I CAN FINALLY GLUE THIS THING TOGETHER


This is a stencil I created of the area in the picture above. A full Map of the road/ground. I'll transfer the shape to that plastic sheet and spray it road color. Hopefully I got the shape right because that plastic sheet ain't cheap!








  
Look at that EL track though! Isn't it awesome? 
But hopefuly I can really start to ramp building up now that I have all the things I need to actually move forward. Which is great, because I'm tired of looking at boring spray painted foam! 

 Ding Ding! next stop, more updates!


Saturday, June 17, 2017

Fleet Review: BLI Baldwin Centipede

This review is way past due, partly because of my laziness, and partly because of an issue involving the locomotives themselves. But more on that later.
These bad boys are as cool as it gets. Baldwin Locomotive Works started building these beasts back in 1945, to 3 different railroads. On the Pennsylvania they were mostly run in semi-permanent A-A pairs. Resulting in a combined feather light 1.2 million pounds (600 tons), and a hearty 6000hp per pair. These guys were built to haul mass, and the N scale ones do well, in keeping that linage going.

I should get a 4 track signal bridge

First things first though. Paint! Its nice! what more can I say that hasn't been said about nearly any other modern N scale engine. the lines are crisp, wording is legible and the Brunswick Green glistens in the florescent layout lighting like an emerald covered in sharpie ink.
Inside, you have a standard 5-pole motor with 2 hefty flywheels(that work surprisingly well), your DCC board is rear mounted and each unit has 1 lovely speaker in nice little housings that allow it to produce some robust N scale grumble. The chassis is a heavy hunk of cast steel and is not split like some other engines. Lighting is obviously LED and is a nice warm white. Most Broadway Limited engines have dual mode decoders, so for those of you who have no DCC, you can run them on your layout. Just be warned that you will not have access to all the functions. Only the diesel engine and idle sounds. No horn, no bell, no cow and pig loading sounds. 

                                               A unit (back)                                       also A unit (front)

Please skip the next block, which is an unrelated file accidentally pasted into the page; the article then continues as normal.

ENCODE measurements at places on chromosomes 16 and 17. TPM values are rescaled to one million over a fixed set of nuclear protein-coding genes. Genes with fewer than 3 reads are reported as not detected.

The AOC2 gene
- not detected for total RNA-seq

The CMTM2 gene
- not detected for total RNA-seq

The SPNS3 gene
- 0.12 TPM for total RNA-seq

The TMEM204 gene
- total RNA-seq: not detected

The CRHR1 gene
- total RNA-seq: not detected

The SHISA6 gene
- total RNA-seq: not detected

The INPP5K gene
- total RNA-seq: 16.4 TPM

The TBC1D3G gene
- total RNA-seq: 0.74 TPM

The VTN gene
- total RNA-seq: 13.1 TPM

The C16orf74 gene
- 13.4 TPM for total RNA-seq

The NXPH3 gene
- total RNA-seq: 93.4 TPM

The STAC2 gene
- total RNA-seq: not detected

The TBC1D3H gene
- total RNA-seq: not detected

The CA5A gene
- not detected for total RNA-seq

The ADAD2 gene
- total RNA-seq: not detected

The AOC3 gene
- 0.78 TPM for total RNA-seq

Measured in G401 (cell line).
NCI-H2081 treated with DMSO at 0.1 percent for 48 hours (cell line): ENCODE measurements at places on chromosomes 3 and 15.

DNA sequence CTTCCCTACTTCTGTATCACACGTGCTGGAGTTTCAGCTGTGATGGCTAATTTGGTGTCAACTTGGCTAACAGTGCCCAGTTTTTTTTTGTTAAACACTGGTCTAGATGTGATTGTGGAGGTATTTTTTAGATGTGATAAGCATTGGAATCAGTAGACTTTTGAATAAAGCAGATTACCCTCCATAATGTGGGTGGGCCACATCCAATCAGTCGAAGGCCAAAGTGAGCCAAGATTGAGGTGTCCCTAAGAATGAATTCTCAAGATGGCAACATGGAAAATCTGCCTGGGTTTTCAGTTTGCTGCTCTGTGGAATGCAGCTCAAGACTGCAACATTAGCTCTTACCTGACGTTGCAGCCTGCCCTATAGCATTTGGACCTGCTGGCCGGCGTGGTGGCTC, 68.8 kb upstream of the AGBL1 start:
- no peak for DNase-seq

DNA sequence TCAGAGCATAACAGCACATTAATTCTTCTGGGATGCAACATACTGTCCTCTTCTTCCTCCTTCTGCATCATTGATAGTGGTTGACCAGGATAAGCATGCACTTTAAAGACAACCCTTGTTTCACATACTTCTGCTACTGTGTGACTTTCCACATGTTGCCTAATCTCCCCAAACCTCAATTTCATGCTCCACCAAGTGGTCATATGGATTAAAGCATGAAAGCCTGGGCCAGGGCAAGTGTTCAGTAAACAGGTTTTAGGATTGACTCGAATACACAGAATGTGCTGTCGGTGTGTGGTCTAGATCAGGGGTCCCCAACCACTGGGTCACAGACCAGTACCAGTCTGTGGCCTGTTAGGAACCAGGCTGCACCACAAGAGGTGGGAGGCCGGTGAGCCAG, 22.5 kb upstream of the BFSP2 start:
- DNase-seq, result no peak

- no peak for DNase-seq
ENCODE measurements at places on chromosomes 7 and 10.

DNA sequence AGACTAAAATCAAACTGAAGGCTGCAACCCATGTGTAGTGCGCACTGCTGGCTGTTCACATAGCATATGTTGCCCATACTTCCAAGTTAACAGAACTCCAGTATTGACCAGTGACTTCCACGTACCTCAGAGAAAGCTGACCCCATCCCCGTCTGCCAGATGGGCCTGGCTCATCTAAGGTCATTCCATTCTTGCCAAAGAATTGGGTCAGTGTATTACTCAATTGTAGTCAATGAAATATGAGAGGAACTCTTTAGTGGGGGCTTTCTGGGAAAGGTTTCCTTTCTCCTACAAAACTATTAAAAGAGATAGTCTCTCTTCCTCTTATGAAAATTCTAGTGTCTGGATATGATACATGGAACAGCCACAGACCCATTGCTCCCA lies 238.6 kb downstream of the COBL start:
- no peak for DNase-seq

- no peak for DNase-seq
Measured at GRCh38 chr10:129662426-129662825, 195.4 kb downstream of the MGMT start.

Even though both engines are technically A units and can be run as 2 separate locos (which I do a lot), they are, specifically the ones Broadway Limited sells in pairs, set up in an A-B fashion. all this basically means is the the front unit, runs all regular like, where as the rear "A" unit is actually set up to run in reverse. So in DCC for the rear unit, reverse is forward and forward is reverse. This is slightly more annoying in DC mode as if you get it wrong you may have to pick up the damn things and physically switch em around.

 the draw-bar is on the left, wheels are in the baggie

Inside the box you get 4 extra little driver sets with traction tires. you have to fiddle with the trucks to install them but as long as you take it slow and follow the directions BLI has on their website its a piece of cake. I only used 2 of them, the engines together pull more cars than I own, and are fairly beefy without them.
You also get a little draw bar in the box along with a pair of micro-trains couplers. The draw-bar permanently couples the engines together, which is arguably best if you plan to keep then planted on your layout and double head them(as per the prototype). It screws into the coupler pocket just like the MT knuckles do. Though, kind of annoying for me, was that no screws are provided, and I don't have any just laying around so I had to improvise with some watch screws. so heads up there.

 There's a reason its called a centipede

As for pick up? Its great, you got 16 wheels picking up juice, so there should be no problems in that regard. That is however if you get a set of second run centipedes. when I first received my set, they ran, well...awful. pick up was trash, stalling every few inches, maybe I would get a foot or 2 if I was lucky. It was incredibly frustrating. especially because I dropped a pretty penny on them, and I felt like I just blew a nice wad of cash. I'm not very good with electronics, and I was kinda scared I would make what ever the problem was worse. So since they were under warranty I gave BLI a call and sent em' back. Turns out that the production run I just so happen to have bought was for some odd reason greased up with non conductive lube, and was the source of all that stalling. But! after a 3 week wait, they came back and run like champs. I wouldn't expect this problem with every unit, but its a minor one and easy to fix. But just be wary of that when you buy.